This translational study program has integrated basic scientists and clinical investigators of NICR and NCKUH to dissect pancreatic cancer (PDAC) from various aspects including case-controlled epidemiological study, basic and translational research focused on drug resistance, cancer stem cells, metabolism, microenvironment, and their interactions, and clinical trials. We have built 3D tissuemimetic model, zebrafish dissemination model, and orthotopic xenograft and transgenic mouse models for preclinical research, and also collected clinical samples from our collaborators in NCKUH and clinical trials to support this program.
One of the most exciting achievement of NICR in the past years is the success of a global, randomized phase III NAPOLI-1 trial to show the superiority of liposomal irinotecan+5-FU/LV (nal-IRI, MM-398, PEP02) compared to 5-FU/LV alone in prolong the survival of patients with metastatic PADC after previous gemcitabine-based chemotherapy [Lancet, 2016]. We have worked on this compound with PharmaEngine for 10 years to achieve this goal. Started from the first-in-human phase I trial of PEP02 to a dose finding phase Ib study for PEP02 in combination with weekly 24-hour infusion of high-dose 5-FU/LV, and followed by an international study (NHRI/NCKUH, NTUH and UCSF) phase II trial to demonstrate the activity of PEP02 in second-line therapy for gemcitabine-refractory PDAC [Cancer Chemother Pharmacol, 2015; BMC Cancer, 2016; Br J Cancer, 2013], PharmaEngine was able to license the compound out to an US company, the Merrimack, in 2011, which made NAPOLI-1 study possible in January 2012. The positive results of NAPOLI-1 led to the approval for the use of nal-IRI+5-FU/LV as the second-line therapy in gemcitabine-based chemotherapy failed metastatic PDAC by US FDA, Taiwan FDA, EMEA, Canada and Korea. Furthermore, this treatment was included in National Comprehensive Cancer Network® (NCCN®), ESMO and ASCO Guideline in 2016. ONIVYDETM (MM-398, PEP02) is the first FDA approved cancer drug that begins its clinical development in Taiwan.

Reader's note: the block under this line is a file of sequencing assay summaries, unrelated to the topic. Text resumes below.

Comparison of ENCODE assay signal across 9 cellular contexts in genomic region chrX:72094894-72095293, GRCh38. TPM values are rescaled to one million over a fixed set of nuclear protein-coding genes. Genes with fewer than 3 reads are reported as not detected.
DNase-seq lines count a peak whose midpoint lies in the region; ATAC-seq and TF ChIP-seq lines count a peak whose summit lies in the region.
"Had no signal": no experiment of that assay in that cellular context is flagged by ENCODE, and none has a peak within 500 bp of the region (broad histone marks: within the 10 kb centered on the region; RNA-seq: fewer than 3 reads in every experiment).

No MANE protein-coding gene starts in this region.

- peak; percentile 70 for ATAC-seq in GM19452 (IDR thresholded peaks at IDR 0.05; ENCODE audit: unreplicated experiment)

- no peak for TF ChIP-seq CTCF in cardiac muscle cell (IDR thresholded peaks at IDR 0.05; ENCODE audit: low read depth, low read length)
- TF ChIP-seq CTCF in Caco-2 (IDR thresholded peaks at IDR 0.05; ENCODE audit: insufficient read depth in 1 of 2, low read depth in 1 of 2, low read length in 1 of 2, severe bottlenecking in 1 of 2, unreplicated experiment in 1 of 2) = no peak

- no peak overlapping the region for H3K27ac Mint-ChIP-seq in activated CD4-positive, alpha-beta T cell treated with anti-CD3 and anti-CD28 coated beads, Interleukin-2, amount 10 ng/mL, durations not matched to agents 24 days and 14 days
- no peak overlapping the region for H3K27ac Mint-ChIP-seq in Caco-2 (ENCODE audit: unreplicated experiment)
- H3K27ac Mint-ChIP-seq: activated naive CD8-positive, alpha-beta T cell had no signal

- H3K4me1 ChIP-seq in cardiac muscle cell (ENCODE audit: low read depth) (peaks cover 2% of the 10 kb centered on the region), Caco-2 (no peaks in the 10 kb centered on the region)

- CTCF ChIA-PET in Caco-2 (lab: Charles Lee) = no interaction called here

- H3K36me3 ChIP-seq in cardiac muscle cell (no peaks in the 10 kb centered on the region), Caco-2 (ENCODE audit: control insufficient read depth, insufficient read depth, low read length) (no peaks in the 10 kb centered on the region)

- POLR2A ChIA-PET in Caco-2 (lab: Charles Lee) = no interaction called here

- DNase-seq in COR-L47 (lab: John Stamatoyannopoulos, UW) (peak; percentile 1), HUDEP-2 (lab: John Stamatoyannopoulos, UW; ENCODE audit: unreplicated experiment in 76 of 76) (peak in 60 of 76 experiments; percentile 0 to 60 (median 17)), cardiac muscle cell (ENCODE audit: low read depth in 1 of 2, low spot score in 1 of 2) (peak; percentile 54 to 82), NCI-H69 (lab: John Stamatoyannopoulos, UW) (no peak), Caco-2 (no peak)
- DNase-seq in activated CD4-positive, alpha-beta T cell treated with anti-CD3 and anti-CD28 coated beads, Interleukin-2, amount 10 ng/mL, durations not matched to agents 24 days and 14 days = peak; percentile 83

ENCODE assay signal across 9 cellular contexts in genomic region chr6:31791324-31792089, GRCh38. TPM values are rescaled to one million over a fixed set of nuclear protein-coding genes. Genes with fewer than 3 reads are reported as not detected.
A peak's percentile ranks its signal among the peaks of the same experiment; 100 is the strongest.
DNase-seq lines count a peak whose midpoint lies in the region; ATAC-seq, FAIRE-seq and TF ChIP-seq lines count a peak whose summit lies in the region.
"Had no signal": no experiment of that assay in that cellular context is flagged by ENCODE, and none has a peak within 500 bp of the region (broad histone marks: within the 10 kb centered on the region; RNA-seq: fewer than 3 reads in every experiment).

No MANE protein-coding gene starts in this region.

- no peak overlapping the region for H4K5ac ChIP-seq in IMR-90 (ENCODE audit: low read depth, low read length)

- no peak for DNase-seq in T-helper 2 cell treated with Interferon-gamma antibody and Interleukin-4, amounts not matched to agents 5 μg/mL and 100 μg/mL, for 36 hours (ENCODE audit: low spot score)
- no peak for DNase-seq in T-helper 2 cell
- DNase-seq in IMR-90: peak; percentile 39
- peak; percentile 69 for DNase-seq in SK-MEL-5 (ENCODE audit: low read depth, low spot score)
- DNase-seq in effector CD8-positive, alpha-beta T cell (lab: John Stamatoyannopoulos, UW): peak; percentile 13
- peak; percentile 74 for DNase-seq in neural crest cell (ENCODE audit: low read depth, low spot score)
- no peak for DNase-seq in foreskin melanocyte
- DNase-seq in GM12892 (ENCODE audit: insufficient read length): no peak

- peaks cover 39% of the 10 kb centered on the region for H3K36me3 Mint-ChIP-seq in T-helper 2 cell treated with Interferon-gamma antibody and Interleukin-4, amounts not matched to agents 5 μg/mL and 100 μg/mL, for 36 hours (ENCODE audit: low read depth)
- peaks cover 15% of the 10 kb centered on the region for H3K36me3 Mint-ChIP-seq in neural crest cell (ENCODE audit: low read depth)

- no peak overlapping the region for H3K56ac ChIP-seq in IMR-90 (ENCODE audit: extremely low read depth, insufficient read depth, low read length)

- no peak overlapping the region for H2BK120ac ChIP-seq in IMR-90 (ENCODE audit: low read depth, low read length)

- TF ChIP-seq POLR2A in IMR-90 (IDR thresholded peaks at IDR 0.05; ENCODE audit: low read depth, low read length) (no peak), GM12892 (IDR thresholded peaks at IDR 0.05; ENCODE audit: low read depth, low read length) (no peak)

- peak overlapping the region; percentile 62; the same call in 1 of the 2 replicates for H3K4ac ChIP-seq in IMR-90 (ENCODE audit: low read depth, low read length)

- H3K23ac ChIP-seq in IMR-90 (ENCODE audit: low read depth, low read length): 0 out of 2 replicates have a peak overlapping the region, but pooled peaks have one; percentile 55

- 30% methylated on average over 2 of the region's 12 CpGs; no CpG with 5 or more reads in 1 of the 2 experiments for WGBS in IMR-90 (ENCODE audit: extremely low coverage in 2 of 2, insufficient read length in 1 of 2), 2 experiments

In preclinical studies, based on those well-established infrastructure and resources, Dr. KK Tsai have successfully developed a 28-gene “tubulogenesis-specific signature”, which can accurately predict the survival of patients with pancreatic cancer better than traditional clinical and pathologic criteria and previously reported gene signatures.[ROC patent, 2016] One of top listed gene in the signature, abnormal spindle-like microcephaly associated (ASPM) is a novel positive regulator of the Wnt signaling pathway and associated with PDAC cancer stemness and tumor aggressiveness [Gastroenterology 2013], as it does in prostate cancer, glioblastoma and NSCLC. This is the first study to link tissue architecture associated molecular pattern with the clinical behavior of PDAC. The study illustrates that biology-informed molecular markers can greatly enhance outcomes prediction in malignant tumors and provide valuable diagnostic and therapeutic information.
Dr. HJ Ch’ang has identified low expression level of KLF10 (Krüppel- like factor 10), as an independent adverse prognostic factor for patients with PDAC after curative resection [Am J Pathol 2012]. Data from her lab suggested that Klf10 may transcriptionally suppresses the expression level of ultraviolet irradiation resistance-associated gene (UVRAG) so as to modulate autophagy, apoptosis and DNA damage repair after radiation and thus the radio-sensitivity of PDAC cells. The predictive value of Klf10 in radiation response and the inverse correlation with UVRAG were confirmed in cohorts of pancreatic cancer patients. [Radiother Oncol.2017] Dr. Ch’ang and Dr. Winston CY YU, have identified KLF10 as a phosphorylated protein in cells through in vivo and in vitro phosphorylation assays, and RAF-1 phosphorylation and PIN1 isomerization together regulate KLF10 stability and further affect the role of KLF10 in tumor progression. [Biochim Biophys Acta 2013]. In addition, Dr. LT Chen and Dr. KH Cheng generated a Pdx-1-Cre LSL-KrasG12DKLF10L/Lp53L/L (PKKP) to demonstrate loss of KLF10 in PDAC can increase distant metastases and cancer stemness through activation of SDF-1/CXCR4 and AP-1 pathways. Targeting the SDF-1/CXCR4 pathway in the context of KLF10 deletion can substantially suppress PDAC progression [Oncogene 2017].